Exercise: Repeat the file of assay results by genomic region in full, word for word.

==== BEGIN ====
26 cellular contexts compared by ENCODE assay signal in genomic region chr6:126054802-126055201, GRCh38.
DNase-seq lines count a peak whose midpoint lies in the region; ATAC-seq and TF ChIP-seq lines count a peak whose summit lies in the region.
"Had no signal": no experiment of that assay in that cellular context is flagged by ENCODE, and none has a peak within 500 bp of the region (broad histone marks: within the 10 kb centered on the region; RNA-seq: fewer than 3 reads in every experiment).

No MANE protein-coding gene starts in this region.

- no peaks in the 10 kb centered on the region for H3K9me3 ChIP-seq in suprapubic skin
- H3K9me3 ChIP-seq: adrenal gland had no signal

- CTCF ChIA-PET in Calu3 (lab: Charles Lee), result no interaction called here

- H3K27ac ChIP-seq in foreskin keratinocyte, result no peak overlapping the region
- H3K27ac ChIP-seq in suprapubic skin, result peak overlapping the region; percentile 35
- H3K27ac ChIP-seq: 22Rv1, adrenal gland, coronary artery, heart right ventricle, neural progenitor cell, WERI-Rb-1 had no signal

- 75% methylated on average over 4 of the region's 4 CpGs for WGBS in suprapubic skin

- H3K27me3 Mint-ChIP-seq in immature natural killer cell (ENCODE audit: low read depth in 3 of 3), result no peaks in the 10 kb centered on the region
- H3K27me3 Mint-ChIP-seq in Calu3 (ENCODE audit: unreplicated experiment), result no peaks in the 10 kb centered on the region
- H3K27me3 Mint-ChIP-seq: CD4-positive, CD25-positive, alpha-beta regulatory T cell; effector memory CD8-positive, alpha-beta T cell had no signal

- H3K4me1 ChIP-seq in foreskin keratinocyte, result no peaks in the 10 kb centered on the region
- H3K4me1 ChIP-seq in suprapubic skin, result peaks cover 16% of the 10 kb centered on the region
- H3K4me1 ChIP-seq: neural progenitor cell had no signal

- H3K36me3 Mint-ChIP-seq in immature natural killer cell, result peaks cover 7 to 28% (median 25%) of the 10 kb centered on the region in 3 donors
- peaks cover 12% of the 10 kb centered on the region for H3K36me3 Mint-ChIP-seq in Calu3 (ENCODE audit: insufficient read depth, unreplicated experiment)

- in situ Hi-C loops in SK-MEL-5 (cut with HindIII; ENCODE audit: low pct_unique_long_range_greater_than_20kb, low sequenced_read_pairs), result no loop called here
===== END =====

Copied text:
26 cellular contexts compared by ENCODE assay signal in genomic region chr6:126054802-126055201, GRCh38.
DNase-seq lines count a peak whose midpoint lies in the region; ATAC-seq and TF ChIP-seq lines count a peak whose summit lies in the region.
"Had no signal": no experiment of that assay in that cellular context is flagged by ENCODE, and none has a peak within 500 bp of the region (broad histone marks: within the 10 kb centered on the region; RNA-seq: fewer than 3 reads in every experiment).

No MANE protein-coding gene starts in this region.

- no peaks in the 10 kb centered on the region for H3K9me3 ChIP-seq in suprapubic skin
- H3K9me3 ChIP-seq: adrenal gland had no signal

- CTCF ChIA-PET in Calu3 (lab: Charles Lee), result no interaction called here

- H3K27ac ChIP-seq in foreskin keratinocyte, result no peak overlapping the region
- H3K27ac ChIP-seq in suprapubic skin, result peak overlapping the region; percentile 35
- H3K27ac ChIP-seq: 22Rv1, adrenal gland, coronary artery, heart right ventricle, neural progenitor cell, WERI-Rb-1 had no signal

- 75% methylated on average over 4 of the region's 4 CpGs for WGBS in suprapubic skin

- H3K27me3 Mint-ChIP-seq in immature natural killer cell (ENCODE audit: low read depth in 3 of 3), result no peaks in the 10 kb centered on the region
- H3K27me3 Mint-ChIP-seq in Calu3 (ENCODE audit: unreplicated experiment), result no peaks in the 10 kb centered on the region
- H3K27me3 Mint-ChIP-seq: CD4-positive, CD25-positive, alpha-beta regulatory T cell; effector memory CD8-positive, alpha-beta T cell had no signal

- H3K4me1 ChIP-seq in foreskin keratinocyte, result no peaks in the 10 kb centered on the region
- H3K4me1 ChIP-seq in suprapubic skin, result peaks cover 16% of the 10 kb centered on the region
- H3K4me1 ChIP-seq: neural progenitor cell had no signal

- H3K36me3 Mint-ChIP-seq in immature natural killer cell, result peaks cover 7 to 28% (median 25%) of the 10 kb centered on the region in 3 donors
- peaks cover 12% of the 10 kb centered on the region for H3K36me3 Mint-ChIP-seq in Calu3 (ENCODE audit: insufficient read depth, unreplicated experiment)

- in situ Hi-C loops in SK-MEL-5 (cut with HindIII; ENCODE audit: low pct_unique_long_range_greater_than_20kb, low sequenced_read_pairs), result no loop called here